4. Level 9 – The Sanctuary of Stone and Fire (Rayman 2)

source: Youtube

I hate this level. I might as well end it there because that is all I can really say about this level. I hate it. Only joking, they say you can always write more about what you hate than what you love, and boy is that ever true with this god-forsaken level.

Rayman 2 was a very drastic departure from Rayman 1. The franchise itself seemed, at this point at least, to pride itself in being almost impossible to complete, despite looking like a game marketed to children.

Where Rayman 2 departed from its predecessor was mainly in the mechanics of its gameplay: the original Rayman was a standard 2D platformer but because of its lack of 3D depth, and because it was released in 1995 when 2D platformers as the standard for games were on the way out, the manufacturers were given free license to redirect the budget into wonderful graphics that still hold up today for the most part, and a breathtaking soundtrack that perfectly complimented every level you were on.

The second Rayman was the first to venture into a 3D world, and the protagonist was given many of the skills right from the get go that his 2D counterpart had to slave and fight for. The combat mechanics had changed also. For instance, in Rayman 2, instead of punching, you could throw energy orbs at enemies, which could be charged before throwing to increase damage. Originally released in 1999, four years after the original, the game was critically acclaimed and is considered to have raised standards regarding 3D, level design and gameplay. It is also ranked in IGN’s top 100 games of all time.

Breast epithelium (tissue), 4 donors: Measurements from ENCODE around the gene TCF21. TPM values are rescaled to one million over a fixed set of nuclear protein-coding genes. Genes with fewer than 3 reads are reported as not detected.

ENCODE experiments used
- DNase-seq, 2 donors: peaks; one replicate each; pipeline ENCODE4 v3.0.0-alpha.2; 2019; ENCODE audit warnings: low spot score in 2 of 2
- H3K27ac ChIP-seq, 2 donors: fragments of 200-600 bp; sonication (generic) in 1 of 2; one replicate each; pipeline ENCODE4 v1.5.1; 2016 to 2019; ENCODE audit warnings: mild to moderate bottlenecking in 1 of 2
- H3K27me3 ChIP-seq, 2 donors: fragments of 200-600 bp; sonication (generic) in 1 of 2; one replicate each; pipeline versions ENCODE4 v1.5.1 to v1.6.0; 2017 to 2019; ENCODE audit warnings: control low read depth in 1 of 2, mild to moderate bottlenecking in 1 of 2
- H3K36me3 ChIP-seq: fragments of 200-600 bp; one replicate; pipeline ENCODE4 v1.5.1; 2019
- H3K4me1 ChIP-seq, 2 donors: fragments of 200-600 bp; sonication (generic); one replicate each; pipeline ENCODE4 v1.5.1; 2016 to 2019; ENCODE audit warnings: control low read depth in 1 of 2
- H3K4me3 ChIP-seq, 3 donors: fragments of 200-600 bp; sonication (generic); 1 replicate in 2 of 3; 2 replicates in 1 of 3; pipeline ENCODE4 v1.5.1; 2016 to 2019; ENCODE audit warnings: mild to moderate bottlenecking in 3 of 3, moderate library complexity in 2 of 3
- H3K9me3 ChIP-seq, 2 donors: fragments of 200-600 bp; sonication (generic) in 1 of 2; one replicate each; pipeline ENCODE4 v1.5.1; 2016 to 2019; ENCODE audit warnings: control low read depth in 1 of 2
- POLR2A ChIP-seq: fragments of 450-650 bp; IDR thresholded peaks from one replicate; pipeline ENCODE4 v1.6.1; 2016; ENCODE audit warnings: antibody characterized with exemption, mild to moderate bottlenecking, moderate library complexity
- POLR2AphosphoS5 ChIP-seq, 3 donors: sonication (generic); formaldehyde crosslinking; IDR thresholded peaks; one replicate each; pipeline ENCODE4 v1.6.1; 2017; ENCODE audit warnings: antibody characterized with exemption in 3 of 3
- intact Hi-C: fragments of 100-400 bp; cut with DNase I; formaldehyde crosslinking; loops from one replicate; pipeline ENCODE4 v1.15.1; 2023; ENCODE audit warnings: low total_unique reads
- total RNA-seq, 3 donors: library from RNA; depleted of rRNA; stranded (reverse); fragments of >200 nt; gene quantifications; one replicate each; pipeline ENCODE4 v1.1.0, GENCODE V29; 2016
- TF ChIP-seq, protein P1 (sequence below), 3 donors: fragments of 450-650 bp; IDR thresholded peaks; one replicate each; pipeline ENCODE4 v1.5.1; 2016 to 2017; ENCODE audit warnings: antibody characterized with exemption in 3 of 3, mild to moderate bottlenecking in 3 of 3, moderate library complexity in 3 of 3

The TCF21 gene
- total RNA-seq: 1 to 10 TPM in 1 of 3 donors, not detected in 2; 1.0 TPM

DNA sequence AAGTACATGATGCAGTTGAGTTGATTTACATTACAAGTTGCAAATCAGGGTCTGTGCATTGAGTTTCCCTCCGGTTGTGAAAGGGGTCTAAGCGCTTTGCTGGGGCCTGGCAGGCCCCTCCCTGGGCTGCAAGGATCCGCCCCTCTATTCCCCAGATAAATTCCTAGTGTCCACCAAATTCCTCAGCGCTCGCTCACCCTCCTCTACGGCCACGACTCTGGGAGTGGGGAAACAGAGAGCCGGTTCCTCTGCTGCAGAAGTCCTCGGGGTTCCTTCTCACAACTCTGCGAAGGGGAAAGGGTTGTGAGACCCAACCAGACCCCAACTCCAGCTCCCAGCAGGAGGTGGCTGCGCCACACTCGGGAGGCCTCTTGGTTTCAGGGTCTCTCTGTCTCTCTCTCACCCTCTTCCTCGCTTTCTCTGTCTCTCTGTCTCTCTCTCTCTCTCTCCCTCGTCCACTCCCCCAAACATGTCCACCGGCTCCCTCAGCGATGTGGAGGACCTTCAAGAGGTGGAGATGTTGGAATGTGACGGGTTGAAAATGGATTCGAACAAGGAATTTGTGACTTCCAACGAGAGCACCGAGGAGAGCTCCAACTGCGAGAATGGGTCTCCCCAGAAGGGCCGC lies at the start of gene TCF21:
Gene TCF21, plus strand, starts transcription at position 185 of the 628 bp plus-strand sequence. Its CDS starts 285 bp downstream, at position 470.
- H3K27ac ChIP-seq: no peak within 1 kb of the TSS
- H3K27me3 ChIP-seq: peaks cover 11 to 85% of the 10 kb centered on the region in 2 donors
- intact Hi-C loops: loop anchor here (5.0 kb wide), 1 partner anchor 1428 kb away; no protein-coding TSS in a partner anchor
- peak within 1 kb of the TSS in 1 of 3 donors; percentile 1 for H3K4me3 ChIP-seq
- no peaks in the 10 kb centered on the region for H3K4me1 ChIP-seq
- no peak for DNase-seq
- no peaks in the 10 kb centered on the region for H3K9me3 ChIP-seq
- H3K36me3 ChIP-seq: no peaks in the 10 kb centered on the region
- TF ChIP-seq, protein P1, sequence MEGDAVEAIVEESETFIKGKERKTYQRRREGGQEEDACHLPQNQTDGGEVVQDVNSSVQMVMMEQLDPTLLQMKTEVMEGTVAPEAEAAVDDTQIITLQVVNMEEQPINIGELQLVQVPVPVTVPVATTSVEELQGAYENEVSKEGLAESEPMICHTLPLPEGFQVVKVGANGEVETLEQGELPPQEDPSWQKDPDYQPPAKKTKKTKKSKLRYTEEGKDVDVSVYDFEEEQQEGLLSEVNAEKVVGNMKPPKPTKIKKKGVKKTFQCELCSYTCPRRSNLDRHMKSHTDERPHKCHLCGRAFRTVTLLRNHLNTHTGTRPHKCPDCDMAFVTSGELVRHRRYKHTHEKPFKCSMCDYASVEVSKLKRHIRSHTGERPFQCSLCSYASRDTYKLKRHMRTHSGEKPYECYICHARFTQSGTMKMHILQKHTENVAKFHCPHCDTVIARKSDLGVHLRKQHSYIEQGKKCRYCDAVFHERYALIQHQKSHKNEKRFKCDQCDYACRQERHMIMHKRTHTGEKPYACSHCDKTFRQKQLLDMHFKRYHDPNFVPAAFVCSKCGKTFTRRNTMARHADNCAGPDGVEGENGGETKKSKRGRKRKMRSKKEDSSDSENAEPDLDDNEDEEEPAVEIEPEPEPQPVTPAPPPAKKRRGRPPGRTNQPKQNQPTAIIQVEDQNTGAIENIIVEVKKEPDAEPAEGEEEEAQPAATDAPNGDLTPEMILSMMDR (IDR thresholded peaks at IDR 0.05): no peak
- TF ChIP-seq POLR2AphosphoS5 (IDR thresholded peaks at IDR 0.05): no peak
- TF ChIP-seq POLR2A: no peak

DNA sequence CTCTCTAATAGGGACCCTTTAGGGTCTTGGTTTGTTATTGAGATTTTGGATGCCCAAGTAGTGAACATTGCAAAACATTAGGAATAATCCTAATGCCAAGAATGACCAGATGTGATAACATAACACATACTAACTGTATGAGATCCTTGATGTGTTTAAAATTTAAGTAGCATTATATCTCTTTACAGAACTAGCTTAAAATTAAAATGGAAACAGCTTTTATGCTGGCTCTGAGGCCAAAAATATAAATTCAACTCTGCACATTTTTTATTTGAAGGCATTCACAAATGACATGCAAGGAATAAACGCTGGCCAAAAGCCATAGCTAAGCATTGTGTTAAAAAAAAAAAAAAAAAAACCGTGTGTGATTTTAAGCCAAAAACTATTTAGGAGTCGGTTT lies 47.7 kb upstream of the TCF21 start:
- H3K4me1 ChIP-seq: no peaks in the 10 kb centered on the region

But for all its qualifies and pluses, of which there are many, this level really made me want to chew my controller up and spit it out like bullets (imagine the villain from The Mask).

The level is designed like a labyrinth, with many dead-ends and detours which can cause quite a great deal of frustration. As well as that, most of the level takes place over a lake of lava, over which Rayman has to swing from giant purple plum to giant purple plum, with only unsteady small terrain to stand on. Not only this, but you’ll also have enemies attack you, as if it’s not difficult enough. The margin for error in this level is laughably small, and because of the positioning of the camera (which is above Rayman) it sometimes proves difficult to gain a sense of depth. So basically, sometimes you can’t even tell how far away the giant plums, onto which you have to jump to avoid the lava, are positioned. More often than not, you will misjudge it and have to start again. And again. And again.

This level really made you work. Not only that, but you had to have a certain amount of lums (small balls of energy you pick up during the course of the game, the amount of which determining how far you can progress) to even get to this level. If you don’t have enough, you have to go back and get more, risking losing more lives in the process.

This level was a fully-fledged nightmare for late 90s and early 2000s gamers, and for many, it would be one level they would never actually get past.

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